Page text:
At that moment he saw a spot of light moving outside the window. He looked out. There was a line of figures crossing his field, carrying lights. Anger and fear rushed through him. They were on his land! They had no right! And they were children, he realized. The figures were small.

He ran downstairs and out into the field. “What do you think you’re doing?” he shouted. “Get off my property!”

The children didn’t hear him. They were singing a song. “We’re going to burn the scarecrow…”

“Get off my land!” Skip fell and hurt his knee. Now the children had heard him, he was sure, but they weren’t stopping. They were going to reach the scarecrow before him. He heard a cry. They had got there.

There were more cries, of terror mixed with pleasure.

Perhaps their hands had touched the body.

Skip made his way back to his house. It was worse than the police. Every child was going to tell his parents what he had found. Skip knew he had reached the end. He had seen a lot of men in business reach the end. He had known men who had jumped out of windows.

Skip went straight to his gun. He put the end in his mouth and fired. When the children came running back across the field to the road, Skip was dead.

Andy heard the shot from his room over the garage. He had also seen the children crossing the field, and heard Skip shouting. He understood what had happened.

He began walking toward the house. He would have to call the police. Andy decided to say that he didn’t know anything about the body in the scarecrow’s clothes. He had been away that weekend, after all.




Stephen Greenleaf (1942-) was born in Washington, D.C. He received a BA from Carleton College in 1964, and a law degree from the University of California, Berkeley, three years later. While serving in the Army (1967-1969), he was admitted to the California bar. He practiced and taught law, but didn’t like the profession very much, and studied creative writing at the University of Iowa (where he also taught, from 1995 to 2000).

His first novel — sold “over the transom,” without his having publishing experience, connections, or an agent — was Grave Error (1979), which introduced his series hero, the lawyer turned private detective John Marshall Tanner. “Marsh” is an exceptionally moral figure, a middle-aged loner who is drawn into cases because he discerns an injustice being done and wants to correct it. The series, set in San Francisco, is noted for Greenleaf’s reasonable, understated way of tackling complex social issues through his protagonist. Among the controversial subjects with which Tanner becomes involved are radical politics, the misuse of technology, legal insanity, and surrogate motherhood. Greenleaf’s nonseries books, written with the same literary grace as the Tanner series, are The Ditto List (1985) and Impact (1989). Greenleaf was nominated for the Independent Mystery Booksellers Association’s Dilys Award, for Book Case (1991); for two Shamus Awards by the Private Eye Writers of America, for Flesh Wounds (1996) and Ellipsis (2000); and for an Edgar Allan Poe Award from the Mystery Writers of America, for Strawberry Sundae (1999). He won the Falcon Award for the best private eye novel published in Japan, for Book Case.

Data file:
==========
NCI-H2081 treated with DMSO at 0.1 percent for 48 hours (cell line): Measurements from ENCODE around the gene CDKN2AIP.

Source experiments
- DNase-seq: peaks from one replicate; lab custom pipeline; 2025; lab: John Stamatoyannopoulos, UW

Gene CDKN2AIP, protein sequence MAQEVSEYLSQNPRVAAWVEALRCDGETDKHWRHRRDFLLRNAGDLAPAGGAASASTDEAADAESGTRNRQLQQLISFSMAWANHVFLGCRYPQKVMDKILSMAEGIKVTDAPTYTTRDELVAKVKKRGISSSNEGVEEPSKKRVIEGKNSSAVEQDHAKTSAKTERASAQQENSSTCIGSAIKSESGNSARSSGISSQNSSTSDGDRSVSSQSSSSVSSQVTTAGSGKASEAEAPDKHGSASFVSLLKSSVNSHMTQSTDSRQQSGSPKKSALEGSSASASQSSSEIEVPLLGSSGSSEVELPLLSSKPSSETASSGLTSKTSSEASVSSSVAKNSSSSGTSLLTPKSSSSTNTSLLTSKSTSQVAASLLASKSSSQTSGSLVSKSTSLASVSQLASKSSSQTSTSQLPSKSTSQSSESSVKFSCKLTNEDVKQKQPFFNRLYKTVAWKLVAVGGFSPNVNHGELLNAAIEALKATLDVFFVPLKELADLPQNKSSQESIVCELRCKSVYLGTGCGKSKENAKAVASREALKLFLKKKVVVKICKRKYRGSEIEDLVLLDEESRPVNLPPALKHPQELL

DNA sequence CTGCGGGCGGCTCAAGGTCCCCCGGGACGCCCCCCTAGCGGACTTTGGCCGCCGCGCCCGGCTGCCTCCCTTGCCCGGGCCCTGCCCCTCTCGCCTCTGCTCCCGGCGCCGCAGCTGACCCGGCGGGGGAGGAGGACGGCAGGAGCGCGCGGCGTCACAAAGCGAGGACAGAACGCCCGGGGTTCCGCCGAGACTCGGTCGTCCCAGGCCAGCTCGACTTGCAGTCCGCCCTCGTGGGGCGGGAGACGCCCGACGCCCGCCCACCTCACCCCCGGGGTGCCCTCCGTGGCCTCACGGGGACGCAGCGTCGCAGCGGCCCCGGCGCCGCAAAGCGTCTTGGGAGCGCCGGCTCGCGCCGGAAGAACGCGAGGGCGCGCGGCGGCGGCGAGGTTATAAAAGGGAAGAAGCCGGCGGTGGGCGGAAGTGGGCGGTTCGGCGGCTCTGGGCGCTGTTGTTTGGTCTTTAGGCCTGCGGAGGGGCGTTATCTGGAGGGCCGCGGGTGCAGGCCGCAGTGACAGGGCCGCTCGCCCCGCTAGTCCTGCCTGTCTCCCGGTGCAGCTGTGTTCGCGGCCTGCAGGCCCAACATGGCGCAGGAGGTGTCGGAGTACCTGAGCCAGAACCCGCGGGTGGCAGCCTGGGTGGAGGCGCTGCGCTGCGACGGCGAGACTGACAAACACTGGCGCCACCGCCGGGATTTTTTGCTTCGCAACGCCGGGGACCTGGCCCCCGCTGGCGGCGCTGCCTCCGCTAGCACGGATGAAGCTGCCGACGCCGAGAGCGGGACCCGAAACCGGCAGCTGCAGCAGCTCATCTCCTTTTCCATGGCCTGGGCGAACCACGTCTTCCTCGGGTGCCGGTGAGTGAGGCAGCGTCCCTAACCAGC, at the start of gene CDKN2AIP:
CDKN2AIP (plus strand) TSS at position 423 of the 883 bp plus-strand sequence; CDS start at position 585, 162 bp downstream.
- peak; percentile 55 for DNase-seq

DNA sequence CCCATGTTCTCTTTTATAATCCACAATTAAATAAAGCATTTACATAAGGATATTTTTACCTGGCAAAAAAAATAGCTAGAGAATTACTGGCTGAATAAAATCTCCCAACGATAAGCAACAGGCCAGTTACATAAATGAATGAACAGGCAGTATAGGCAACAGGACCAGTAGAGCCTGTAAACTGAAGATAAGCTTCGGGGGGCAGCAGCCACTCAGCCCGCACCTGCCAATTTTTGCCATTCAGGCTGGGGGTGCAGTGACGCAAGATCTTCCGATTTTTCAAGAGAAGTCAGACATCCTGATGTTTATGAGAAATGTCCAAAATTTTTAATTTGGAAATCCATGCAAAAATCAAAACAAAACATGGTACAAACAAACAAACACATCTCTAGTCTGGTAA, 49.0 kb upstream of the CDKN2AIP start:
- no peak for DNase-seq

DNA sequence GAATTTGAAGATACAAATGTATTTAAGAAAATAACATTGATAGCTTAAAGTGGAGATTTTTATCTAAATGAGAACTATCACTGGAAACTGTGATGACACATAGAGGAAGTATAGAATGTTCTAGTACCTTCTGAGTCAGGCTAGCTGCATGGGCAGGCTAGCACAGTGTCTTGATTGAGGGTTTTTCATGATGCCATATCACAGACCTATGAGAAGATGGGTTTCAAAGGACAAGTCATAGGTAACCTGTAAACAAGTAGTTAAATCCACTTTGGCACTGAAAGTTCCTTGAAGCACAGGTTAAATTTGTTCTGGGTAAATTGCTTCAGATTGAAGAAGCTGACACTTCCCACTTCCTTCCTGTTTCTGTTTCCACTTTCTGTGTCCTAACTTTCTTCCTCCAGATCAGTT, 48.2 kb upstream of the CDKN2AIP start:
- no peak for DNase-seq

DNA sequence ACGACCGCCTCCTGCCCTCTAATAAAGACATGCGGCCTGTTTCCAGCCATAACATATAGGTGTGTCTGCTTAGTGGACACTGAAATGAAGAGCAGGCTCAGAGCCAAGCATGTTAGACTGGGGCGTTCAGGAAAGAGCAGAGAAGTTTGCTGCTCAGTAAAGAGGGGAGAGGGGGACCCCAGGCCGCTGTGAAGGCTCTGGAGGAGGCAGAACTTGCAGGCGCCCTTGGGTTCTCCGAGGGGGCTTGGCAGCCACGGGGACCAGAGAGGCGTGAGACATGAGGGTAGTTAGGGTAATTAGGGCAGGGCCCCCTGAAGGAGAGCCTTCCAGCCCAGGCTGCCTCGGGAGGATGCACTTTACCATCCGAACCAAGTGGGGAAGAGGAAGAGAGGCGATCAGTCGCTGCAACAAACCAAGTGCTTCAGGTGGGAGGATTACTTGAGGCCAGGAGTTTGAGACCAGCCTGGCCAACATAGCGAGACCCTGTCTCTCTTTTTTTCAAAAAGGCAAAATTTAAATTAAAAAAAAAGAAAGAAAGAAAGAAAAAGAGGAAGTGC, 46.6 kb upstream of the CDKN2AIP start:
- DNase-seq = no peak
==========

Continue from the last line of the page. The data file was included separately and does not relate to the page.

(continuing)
Although private eye stories seldom fall into the noir category, the following John Marshall Tanner tale is a rare and stunning exception. “Iris,” the author’s only short mystery story, was first published in the anthology The Eyes Have It (New York: Mysterious Press, 1984).

The buick trudged toward the summit, each step slower than the last, the automatic gearing slipping ever lower as the air thinned and the grade steepened and the trucks were rendered snails. At the top the road leveled, and the Buick spent a brief sigh of relief before coasting thankfully down the other side, atop the stiff gray strap that was Interstate 5. As it passed from Oregon to California the car seemed cheered. Its driver shared the mood, though only momentarily.

He blinked his eyes and shrugged his shoulders and twisted his head. He straightened his leg and shook it. He turned up the volume of the radio, causing a song to be sung more loudly than it merited. But the acid fog lay still behind his eyes, eating at them. As he approached a roadside rest area he decided to give both the Buick and himself a break.

During the previous week he had chased a wild goose in the shape of a rumor all the way to Seattle, with tantalizing stops in Eugene and Portland along the way. Eight hours earlier, when he had finally recognized the goose for what it was, he had headed home, hoping to make it in one day but realizing as he slowed for the rest area that he couldn’t reach San Francisco that evening without risking more than was sensible in the way of vehicular manslaughter.